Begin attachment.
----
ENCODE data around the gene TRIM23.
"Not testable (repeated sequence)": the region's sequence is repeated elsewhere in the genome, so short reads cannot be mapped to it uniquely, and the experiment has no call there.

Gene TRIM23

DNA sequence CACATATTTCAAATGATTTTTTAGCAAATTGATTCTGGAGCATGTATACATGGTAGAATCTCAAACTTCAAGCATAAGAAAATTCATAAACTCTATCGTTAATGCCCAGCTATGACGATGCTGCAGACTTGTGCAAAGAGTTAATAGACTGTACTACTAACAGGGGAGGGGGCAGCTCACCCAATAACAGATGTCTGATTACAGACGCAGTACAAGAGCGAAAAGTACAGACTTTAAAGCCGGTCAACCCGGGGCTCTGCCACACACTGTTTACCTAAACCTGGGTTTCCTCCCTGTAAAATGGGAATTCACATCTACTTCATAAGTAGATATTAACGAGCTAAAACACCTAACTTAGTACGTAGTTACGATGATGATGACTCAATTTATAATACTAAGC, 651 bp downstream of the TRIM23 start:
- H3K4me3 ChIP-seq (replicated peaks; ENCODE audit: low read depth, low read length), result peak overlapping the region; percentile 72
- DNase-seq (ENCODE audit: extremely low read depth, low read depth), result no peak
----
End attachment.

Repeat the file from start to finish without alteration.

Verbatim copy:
ENCODE data around the gene TRIM23.
"Not testable (repeated sequence)": the region's sequence is repeated elsewhere in the genome, so short reads cannot be mapped to it uniquely, and the experiment has no call there.

Gene TRIM23

DNA sequence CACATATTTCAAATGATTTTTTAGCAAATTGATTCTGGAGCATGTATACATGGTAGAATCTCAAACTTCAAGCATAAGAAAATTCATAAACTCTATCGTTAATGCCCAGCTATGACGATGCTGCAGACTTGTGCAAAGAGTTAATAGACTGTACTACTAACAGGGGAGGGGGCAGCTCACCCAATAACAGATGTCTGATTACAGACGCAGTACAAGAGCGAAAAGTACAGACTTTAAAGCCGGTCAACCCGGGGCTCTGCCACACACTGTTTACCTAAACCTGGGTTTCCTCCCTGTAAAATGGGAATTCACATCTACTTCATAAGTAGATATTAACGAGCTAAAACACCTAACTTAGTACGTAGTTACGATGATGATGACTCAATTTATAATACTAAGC, 651 bp downstream of the TRIM23 start:
- H3K4me3 ChIP-seq (replicated peaks; ENCODE audit: low read depth, low read length), result peak overlapping the region; percentile 72
- DNase-seq (ENCODE audit: extremely low read depth, low read depth), result no peak